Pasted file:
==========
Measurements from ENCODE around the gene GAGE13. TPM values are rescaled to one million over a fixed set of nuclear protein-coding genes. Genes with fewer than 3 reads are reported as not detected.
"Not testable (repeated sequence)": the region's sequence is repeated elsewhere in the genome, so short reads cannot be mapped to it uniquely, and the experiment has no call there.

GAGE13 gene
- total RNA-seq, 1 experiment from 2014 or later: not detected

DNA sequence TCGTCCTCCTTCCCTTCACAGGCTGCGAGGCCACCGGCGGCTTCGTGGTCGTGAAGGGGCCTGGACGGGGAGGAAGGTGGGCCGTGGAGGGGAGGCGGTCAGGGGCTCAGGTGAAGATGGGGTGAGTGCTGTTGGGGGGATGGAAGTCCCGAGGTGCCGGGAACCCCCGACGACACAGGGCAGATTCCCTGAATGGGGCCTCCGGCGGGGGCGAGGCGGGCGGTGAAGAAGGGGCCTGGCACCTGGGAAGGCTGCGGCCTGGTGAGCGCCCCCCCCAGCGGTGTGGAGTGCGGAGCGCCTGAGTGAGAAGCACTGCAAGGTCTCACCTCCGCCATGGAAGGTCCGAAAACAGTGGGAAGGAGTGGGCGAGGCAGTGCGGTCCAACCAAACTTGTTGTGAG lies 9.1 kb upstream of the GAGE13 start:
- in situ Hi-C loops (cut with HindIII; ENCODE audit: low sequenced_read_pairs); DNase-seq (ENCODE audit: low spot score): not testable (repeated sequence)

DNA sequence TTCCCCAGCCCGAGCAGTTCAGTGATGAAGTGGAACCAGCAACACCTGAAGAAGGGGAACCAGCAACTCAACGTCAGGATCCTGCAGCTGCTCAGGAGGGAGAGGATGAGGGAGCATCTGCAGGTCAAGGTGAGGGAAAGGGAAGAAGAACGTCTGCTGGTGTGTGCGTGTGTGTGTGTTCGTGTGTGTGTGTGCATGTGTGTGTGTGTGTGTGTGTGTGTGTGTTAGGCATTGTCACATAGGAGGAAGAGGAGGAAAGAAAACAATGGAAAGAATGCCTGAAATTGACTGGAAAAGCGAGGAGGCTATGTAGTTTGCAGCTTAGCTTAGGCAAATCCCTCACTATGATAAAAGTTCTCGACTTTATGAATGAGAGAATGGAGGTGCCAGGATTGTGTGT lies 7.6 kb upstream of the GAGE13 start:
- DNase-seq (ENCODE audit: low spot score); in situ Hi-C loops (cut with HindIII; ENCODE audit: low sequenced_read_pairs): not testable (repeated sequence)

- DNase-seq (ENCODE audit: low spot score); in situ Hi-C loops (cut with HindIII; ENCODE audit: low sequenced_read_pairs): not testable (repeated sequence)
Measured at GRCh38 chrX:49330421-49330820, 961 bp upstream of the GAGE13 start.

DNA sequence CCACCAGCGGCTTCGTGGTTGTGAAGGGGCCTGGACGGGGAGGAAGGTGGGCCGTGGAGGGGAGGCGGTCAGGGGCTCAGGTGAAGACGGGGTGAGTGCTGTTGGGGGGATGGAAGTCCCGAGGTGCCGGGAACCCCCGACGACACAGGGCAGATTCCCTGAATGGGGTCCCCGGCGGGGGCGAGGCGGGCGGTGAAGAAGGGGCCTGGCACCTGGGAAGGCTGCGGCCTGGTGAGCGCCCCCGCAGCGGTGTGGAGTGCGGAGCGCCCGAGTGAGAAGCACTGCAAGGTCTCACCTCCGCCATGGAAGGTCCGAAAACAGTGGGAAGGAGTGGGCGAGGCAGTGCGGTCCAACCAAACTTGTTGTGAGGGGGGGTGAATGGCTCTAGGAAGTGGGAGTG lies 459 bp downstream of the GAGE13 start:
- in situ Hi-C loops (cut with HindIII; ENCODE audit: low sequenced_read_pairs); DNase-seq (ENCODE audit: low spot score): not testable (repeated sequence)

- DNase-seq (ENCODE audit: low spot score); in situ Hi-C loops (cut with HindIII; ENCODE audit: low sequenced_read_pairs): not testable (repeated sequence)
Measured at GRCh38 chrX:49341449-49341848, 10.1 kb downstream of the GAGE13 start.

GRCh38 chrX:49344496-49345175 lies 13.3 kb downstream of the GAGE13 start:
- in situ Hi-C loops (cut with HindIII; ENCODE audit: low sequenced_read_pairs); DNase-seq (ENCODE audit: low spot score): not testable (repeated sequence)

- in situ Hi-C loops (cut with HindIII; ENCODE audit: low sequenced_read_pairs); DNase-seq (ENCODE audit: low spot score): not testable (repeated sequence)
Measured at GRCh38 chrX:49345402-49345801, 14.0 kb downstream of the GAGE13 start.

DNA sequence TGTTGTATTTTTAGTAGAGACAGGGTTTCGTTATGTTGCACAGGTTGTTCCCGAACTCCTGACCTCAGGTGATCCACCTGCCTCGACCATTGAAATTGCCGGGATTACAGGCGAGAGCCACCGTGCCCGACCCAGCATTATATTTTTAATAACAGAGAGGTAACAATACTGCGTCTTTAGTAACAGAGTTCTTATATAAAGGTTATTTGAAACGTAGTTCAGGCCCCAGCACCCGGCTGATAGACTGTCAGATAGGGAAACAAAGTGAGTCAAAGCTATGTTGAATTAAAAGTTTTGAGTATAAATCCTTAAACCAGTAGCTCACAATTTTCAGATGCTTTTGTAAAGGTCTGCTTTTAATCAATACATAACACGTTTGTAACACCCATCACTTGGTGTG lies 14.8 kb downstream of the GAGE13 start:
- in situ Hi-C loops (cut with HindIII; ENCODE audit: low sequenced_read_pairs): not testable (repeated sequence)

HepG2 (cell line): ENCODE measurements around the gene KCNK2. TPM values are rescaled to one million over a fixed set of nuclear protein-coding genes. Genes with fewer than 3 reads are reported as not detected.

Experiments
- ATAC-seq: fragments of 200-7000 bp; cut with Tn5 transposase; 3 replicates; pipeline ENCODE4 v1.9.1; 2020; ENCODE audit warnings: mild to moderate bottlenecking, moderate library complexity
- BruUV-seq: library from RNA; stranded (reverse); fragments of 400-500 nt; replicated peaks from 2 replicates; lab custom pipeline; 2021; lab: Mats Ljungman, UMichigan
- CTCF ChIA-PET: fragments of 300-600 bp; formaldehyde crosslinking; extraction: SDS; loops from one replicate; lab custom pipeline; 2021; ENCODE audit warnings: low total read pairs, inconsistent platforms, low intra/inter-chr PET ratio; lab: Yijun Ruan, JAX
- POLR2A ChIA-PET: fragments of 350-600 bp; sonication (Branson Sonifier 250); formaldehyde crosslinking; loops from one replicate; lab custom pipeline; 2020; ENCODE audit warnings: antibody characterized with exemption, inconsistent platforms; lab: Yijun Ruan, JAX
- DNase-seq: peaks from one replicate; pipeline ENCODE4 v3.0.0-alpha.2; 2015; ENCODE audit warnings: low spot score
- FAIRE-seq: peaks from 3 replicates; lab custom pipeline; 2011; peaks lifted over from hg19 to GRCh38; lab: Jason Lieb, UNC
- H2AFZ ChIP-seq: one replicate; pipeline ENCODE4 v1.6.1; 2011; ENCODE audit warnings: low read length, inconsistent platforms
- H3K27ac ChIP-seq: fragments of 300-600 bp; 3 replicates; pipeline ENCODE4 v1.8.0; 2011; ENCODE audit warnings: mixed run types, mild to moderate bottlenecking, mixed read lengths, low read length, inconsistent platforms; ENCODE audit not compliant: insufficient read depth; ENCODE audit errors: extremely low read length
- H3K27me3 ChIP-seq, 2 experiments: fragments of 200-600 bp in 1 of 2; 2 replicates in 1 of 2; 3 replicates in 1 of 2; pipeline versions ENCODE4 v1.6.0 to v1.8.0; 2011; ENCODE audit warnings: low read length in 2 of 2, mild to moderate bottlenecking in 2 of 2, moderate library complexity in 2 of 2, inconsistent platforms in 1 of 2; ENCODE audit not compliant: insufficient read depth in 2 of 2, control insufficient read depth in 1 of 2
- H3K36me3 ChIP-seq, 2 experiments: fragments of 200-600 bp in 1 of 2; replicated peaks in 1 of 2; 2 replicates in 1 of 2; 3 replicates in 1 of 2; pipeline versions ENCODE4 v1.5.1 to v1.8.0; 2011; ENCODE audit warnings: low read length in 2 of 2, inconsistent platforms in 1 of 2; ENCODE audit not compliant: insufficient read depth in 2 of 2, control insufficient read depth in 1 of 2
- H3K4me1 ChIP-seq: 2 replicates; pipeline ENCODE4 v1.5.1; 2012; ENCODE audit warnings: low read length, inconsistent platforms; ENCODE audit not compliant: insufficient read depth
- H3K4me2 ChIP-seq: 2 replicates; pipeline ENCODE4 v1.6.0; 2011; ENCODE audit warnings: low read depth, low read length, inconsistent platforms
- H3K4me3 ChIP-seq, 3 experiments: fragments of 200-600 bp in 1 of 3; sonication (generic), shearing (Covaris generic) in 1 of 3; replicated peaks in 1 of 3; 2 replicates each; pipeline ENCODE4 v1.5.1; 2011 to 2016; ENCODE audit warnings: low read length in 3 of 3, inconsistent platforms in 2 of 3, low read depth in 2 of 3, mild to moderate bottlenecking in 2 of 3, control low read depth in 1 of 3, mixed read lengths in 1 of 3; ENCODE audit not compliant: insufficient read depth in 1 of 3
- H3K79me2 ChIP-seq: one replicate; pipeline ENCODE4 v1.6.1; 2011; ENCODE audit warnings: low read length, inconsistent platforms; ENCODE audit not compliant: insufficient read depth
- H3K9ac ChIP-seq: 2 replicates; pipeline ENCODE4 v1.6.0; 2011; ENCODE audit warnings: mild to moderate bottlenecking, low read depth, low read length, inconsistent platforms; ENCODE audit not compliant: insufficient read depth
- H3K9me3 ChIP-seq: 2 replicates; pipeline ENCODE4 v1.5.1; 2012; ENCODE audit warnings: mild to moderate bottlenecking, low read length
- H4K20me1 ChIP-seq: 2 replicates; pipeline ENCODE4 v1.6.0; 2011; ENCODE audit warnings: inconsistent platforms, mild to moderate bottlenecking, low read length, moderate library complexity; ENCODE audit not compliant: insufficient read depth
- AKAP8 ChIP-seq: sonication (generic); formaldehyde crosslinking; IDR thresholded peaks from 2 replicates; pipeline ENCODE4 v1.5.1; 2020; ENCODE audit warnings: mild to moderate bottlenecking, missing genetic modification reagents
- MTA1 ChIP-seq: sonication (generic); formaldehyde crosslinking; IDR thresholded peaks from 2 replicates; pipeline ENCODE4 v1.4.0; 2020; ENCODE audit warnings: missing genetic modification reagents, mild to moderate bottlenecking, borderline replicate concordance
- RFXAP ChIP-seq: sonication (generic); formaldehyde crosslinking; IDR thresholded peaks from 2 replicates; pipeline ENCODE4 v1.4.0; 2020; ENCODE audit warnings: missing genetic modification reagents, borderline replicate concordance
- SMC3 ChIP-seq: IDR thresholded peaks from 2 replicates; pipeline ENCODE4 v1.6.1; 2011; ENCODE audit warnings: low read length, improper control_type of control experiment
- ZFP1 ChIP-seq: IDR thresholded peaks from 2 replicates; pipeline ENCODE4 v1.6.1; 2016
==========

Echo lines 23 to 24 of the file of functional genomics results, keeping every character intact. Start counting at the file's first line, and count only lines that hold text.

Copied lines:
- ATAC-seq: fragments of 200-7000 bp; cut with Tn5 transposase; 3 replicates; pipeline ENCODE4 v1.9.1; 2020; ENCODE audit warnings: mild to moderate bottlenecking, moderate library complexity
- BruUV-seq: library from RNA; stranded (reverse); fragments of 400-500 nt; replicated peaks from 2 replicates; lab custom pipeline; 2021; lab: Mats Ljungman, UMichigan